Archive for September, 2011

The Long and the Short of the Short Story

I wanted to submit a short story to a magazine that has a limitation of 1300 words on the prose it accepts. All of my short stories are nearly 3000 words or more. I assumed a well-developed story requires a minimum of about ten pages, going by the yardstick of about three pages each for complication, climax, and denouement.  I derive my assumption about the minimum length for a good short story from such memorable stories as Eudora Welty’s “A Worn Path,” which is about 3271 words and William Faulkner’s “A Rose for Emily,” which is about 3779 words.

Flash fiction and short-short stories do not appeal to me.  A story of less than 3000 words is like eating a sandwich with only one slice of lunch meat and no cheese, lettuce, or tomato.  The upper limit of a short-short story is probably 1000 words. Some editors slice the definition of a short-short further by defining flash fiction as less than 750 words and sudden fiction as less than 1000 words or some such variation. The term micro-fiction has been coined for a piece less than 350 words. I found the task of writing a short-short story, however it’s sliced, daunting.  Setting aside my preconceptions about length of a short story, I accepted the challenge to write a story of only 1300 words.

The two stories of this length that I produced may not be memorable, but I succeeded in preserving the fictional elements of character, complication, conflict, and resolution.  Details can be pared away to keep the bare bones. I’ve proven that I can do it, but I still don’t like the minimalist approach.  Hopelessly old-fashioned, I guess I read too many Victorian novels when I was young.  Nevertheless, after trying my hand at short-shorts, I now appreciate the quick gratification of flash fiction, a natural outgrowth of the visual media. Short-shorts are to fiction what haiku is to poetry.

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Strangers to Fiction

At a recent party a reasonably intelligent and educated woman remarked to the group that she does not read novels.  Certainly, she is not the first person I’ve met who can make this claim. My best friend does not read the novels I write. I do not take this personally, because she also makes no bones about never reading novels at all; yet she is a voracious reader of self-help, psychology, and spirituality books.  As a novelist and a lifelong avid reader of fiction, I find it unfathomable that these readers are strangers to fiction. The statement “I don’t read novels,'” always astounds me into silence, unable to argue for the benefits of reading stories about people and events that never actually existed in “real life.”

If I were to open my mouth in defense of the novel, what could I say? I believe there is as much to be gained from reading novels as there is from reading biographies, history , science, and other works of non-fiction.  First, immersion in fiction develops the virtues of empathy and compassion through the creation of fully rounded, multi-dimensional human beings unlike the reader but with whom he identifies. Oversimplifications of complex political, social, and international events are not so easy to make anymore; demonization of those different from us is not a knee-jerk reaction. Second, fiction also enriches our understanding of history, psychology, science, or any other field of knowledge. Great novels are fleshed out with details in all these fields, adding verisimilitude to the plot. Therefore, through reading novels we are also reading every other kind of non-fiction work–self-help, psychology, history, or spirituality book.  We see how other human beings have struggled and dealt with conflict. We see how personality flaws have destroyed them or the sources from which they have drawn strength to overcome adversity. Third, all of this is accomplished through an artful integration of information, characterization, and plot.  Clearly, plot reigns over the other elements of fiction, for the pleasure from reading novels derives in large measure from the story–the ancient art of storytelling, of myth-making, in which a people enshrines its origins, values, and beliefs. To teach, don’t preach; tell a story.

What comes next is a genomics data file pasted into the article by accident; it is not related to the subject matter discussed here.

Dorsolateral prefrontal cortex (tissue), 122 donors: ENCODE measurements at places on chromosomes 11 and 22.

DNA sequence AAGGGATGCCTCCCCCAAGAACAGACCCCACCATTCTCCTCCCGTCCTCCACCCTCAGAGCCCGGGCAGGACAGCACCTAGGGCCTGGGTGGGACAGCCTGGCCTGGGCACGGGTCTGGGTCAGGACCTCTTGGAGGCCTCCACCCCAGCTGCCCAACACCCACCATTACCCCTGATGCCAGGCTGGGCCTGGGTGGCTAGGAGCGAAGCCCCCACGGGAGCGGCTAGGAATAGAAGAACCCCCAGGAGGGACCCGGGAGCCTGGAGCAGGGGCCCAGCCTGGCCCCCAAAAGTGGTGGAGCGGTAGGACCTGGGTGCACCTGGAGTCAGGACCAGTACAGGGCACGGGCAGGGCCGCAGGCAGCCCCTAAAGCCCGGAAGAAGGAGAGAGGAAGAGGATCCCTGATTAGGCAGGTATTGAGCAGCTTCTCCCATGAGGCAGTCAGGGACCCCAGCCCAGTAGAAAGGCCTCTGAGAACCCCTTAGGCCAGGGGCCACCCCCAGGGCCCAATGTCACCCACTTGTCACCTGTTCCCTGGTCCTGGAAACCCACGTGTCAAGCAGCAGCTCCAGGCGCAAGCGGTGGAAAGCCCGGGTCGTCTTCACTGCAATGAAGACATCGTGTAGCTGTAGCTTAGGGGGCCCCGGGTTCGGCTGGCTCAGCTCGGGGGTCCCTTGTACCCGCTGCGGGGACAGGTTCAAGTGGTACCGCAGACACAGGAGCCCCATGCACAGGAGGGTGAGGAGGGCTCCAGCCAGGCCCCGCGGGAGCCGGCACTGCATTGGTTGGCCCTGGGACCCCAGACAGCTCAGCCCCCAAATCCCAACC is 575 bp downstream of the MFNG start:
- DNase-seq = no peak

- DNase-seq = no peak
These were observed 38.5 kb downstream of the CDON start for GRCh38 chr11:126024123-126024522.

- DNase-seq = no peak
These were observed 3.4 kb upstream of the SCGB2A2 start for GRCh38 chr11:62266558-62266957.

So, how can I really say more about the purpose of literature than Horace, the 1st century BC Roman poet, who said that the purpose of art is “to delight and to instruct”?  In those oft-quoted words, Horace says it all.

I read novels and I write novels for enjoyment and to learn something in the process.

The value of literature went unquestioned in a time when a liberal arts education guaranteed entry into a white-collar position.  Literature included both works of great fiction and works of great discourse, that is, so-called non-fiction. Courses that required heavy reading in philosophy, history, political science, economics, and literature were believed, and rightly so, to equip the individual to develop logical thinking and reasoned argument. To reflect upon what is read, to analyze a writer’s thesis, and to summarize the content of the argument did produce other great thinkers in its train.  Needless to say, higher education in the United States today heavily emphasizes preparation for specific occupational goals.  Earning a degree reading novels may appear frivolous in the current environment. The hell with the prevailing mood! I have enjoyed reading novels all my life and I hope to die in my bed reading a racy novel; my heart starts palpitating too rapidly; the bubble bursts in my brain and I expire.